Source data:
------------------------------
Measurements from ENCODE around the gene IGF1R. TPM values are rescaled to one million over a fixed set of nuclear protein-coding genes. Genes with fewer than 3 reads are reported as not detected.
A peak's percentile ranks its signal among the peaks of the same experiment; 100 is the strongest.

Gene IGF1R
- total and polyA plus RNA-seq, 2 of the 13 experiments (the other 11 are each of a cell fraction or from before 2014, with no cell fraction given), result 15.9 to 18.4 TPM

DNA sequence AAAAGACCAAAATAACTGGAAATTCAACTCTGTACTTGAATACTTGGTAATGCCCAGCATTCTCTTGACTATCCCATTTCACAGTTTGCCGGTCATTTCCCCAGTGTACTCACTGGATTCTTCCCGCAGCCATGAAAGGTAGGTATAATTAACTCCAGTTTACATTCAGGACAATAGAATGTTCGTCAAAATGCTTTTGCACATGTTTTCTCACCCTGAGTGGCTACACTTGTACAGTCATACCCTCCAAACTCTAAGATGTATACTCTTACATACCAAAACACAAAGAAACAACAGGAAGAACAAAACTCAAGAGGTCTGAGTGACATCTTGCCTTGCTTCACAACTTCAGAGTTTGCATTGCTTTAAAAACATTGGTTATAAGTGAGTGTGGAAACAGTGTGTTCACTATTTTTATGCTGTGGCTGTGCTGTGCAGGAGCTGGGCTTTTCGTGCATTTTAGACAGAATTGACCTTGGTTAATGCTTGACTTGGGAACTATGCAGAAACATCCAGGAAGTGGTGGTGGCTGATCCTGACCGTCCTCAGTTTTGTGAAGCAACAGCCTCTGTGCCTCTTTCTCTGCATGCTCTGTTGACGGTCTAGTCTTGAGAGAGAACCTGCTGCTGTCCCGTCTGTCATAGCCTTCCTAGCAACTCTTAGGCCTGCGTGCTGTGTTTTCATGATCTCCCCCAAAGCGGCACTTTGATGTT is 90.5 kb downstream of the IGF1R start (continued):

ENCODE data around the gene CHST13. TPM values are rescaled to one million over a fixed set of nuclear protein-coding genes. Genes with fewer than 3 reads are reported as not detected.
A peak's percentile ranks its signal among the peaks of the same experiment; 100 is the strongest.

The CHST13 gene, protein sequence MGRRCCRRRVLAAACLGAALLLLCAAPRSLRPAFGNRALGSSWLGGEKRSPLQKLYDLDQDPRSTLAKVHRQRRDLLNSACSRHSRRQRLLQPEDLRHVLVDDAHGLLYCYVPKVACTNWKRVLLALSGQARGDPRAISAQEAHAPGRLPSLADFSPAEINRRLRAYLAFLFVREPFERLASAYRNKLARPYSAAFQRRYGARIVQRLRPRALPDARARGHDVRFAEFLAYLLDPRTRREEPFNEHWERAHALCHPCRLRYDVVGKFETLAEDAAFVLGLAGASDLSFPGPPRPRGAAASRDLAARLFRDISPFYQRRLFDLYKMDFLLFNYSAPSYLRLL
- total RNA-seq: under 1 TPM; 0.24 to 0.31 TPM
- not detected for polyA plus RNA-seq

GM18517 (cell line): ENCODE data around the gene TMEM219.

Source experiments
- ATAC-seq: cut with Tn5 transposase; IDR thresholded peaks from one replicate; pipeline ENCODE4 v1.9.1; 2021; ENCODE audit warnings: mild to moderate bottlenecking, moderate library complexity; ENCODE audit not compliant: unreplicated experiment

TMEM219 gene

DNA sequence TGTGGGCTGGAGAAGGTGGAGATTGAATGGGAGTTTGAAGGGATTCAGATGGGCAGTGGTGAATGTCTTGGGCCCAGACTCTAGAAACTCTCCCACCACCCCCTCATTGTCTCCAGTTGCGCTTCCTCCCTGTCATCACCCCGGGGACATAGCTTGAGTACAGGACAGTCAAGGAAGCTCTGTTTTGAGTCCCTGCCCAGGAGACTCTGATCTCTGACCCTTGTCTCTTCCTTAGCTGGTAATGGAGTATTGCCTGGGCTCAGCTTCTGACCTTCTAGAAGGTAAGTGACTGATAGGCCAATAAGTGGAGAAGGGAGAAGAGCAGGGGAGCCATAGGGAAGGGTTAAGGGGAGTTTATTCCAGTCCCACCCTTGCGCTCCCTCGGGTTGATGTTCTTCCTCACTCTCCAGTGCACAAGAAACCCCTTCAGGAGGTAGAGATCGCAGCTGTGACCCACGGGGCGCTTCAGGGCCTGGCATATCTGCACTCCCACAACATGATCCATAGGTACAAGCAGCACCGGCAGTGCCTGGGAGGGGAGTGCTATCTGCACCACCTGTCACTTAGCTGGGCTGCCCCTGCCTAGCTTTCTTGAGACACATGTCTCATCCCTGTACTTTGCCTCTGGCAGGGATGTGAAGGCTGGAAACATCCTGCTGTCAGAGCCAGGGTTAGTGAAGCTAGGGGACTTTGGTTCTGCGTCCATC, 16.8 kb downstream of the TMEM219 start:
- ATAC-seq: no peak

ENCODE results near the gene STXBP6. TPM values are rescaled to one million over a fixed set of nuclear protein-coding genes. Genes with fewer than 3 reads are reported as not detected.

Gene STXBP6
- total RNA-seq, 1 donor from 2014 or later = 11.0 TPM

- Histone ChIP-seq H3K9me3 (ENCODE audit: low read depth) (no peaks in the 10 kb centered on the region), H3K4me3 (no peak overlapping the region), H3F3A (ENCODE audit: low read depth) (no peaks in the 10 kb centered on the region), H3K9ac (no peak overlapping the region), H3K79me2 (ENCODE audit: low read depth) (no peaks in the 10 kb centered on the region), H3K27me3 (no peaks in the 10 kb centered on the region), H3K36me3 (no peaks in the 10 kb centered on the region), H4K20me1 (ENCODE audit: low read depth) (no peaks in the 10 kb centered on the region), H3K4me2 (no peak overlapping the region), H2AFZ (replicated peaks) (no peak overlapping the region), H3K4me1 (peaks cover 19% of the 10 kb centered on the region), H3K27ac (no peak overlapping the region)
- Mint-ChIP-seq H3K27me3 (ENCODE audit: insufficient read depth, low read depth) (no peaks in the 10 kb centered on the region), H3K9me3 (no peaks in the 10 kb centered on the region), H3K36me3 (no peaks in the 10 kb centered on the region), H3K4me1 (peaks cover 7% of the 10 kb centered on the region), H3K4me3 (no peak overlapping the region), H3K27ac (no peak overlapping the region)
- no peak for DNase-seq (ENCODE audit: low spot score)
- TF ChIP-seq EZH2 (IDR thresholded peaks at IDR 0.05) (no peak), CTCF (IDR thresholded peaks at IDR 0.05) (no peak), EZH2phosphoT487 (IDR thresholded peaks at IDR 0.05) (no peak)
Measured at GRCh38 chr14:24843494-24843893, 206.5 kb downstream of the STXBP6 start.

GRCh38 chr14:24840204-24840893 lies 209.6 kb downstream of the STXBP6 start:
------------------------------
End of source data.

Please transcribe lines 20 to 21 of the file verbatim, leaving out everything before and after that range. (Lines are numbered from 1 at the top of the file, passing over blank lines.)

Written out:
- Histone ChIP-seq H3K9me3 (ENCODE audit: low read depth) (no peaks in the 10 kb centered on the region), H3K4me3 (no peak overlapping the region), H3F3A (ENCODE audit: low read depth) (no peaks in the 10 kb centered on the region), H3K9ac (no peak overlapping the region), H3K79me2 (ENCODE audit: low read depth) (no peaks in the 10 kb centered on the region), H3K27me3 (no peaks in the 10 kb centered on the region), H3K36me3 (no peaks in the 10 kb centered on the region), H4K20me1 (ENCODE audit: low read depth) (no peaks in the 10 kb centered on the region), H3K4me2 (no peak overlapping the region), H2AFZ (replicated peaks) (no peak overlapping the region), H3K4me1 (peaks cover 19% of the 10 kb centered on the region), H3K27ac (no peak overlapping the region)
- Mint-ChIP-seq H3K27me3 (ENCODE audit: insufficient read depth, low read depth) (no peaks in the 10 kb centered on the region), H3K9me3 (no peaks in the 10 kb centered on the region), H3K36me3 (no peaks in the 10 kb centered on the region), H3K4me1 (peaks cover 7% of the 10 kb centered on the region), H3K4me3 (no peak overlapping the region), H3K27ac (no peak overlapping the region)